What say you?  Shall I name my project Indian Blanket (gaillardia)?


Announcing a Linky Party for Spinners

linky party is a post on another website , featuring a tool that allows you to post your own projects onto the hosting website, with a photo and a link back to your site. It’s a great way to highlight and share your best content and possibly get featured on bigger blogs.

If you are a blogger who spins, please come join me here on Fridays to link your spinning post.  I can’t wait to see what is on your wheel or your spindle!


Friday Spin Along

Sensational Summer Jubilee Has Arrived

The sensational Summer Jubilee fiber has arrived from Three Waters Farms and it is astoundingly colorful!  My original plan of spinning it six different ways has gone out the back door.  I think my plan needs to be simplified because this braid of fiber needs to become something more than six little squares of fiber.  Don’t you think?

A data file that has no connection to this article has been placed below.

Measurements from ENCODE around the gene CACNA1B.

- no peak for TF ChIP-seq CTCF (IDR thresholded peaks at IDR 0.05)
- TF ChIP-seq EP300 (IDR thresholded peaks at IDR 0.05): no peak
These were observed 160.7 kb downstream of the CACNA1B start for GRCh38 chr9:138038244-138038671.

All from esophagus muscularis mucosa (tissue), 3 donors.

Summer Jubilee

I’m pretty sure the resulting yarn will become a pair of colorful hand knit socks but how shall I prepare this fiber for spinning?  That, my friend, is the question I am pondering.  I could use a little advice.

Tour de Fleece

What do you see when I show you the color repeat that was carefully planned by the dyer?  Do you see a pair of socks with bold stripes?  Do you see them with more mottled with pops of color or something more blended?

And, if you are a spinner, what would YOU do with this?  Fractal?  Split it in half and spin from end to end?  Split in slivers?  So many options.


1 Skein 6 Ways Fiber Challenge

My challenge for Tour de Fleece 2016 is to spin one fiber braid six different ways.  My braid is coming from Three Waters Farm in a color way specially dyed for this years TDF and it is gorgeous.  There are lots of pretty colors in it which will make my spin study all the more exciting for me.

I tend to gravitate towards fractal plying when I spin so this will be a great opportunity to  step outside my comfort zone some.